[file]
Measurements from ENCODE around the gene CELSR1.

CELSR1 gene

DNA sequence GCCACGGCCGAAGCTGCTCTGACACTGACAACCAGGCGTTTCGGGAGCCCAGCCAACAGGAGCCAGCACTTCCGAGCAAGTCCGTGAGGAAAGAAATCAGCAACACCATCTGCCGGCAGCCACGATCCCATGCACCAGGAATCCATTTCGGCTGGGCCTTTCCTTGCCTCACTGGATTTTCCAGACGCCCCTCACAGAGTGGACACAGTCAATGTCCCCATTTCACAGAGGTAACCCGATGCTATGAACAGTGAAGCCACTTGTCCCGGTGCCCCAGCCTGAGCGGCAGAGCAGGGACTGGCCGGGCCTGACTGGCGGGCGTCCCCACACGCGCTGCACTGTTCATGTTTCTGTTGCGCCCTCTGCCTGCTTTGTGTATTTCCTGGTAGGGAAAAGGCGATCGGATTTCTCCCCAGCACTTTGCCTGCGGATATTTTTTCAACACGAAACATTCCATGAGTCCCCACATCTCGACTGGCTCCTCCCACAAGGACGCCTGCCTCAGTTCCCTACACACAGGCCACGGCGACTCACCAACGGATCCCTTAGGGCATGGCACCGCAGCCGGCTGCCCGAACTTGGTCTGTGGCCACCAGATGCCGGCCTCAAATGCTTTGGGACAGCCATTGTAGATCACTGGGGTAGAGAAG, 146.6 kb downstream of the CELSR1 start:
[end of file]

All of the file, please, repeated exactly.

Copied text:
Measurements from ENCODE around the gene CELSR1.

CELSR1 gene

DNA sequence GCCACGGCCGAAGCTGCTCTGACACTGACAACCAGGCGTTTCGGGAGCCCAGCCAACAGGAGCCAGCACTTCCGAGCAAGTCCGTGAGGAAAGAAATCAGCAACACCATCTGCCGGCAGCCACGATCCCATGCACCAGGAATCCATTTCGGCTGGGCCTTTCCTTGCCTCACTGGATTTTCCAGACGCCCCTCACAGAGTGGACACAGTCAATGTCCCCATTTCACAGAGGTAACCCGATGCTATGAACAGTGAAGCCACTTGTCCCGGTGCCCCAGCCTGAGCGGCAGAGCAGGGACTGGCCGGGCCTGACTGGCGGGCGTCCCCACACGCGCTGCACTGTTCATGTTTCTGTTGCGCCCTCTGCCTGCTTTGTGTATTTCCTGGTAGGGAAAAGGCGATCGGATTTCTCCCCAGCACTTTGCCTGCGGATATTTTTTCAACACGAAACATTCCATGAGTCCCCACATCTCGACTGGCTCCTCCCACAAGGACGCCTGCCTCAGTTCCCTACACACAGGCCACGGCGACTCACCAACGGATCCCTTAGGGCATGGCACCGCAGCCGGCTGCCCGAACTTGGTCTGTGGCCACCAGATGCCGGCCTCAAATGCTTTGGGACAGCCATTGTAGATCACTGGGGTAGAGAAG, 146.6 kb downstream of the CELSR1 start: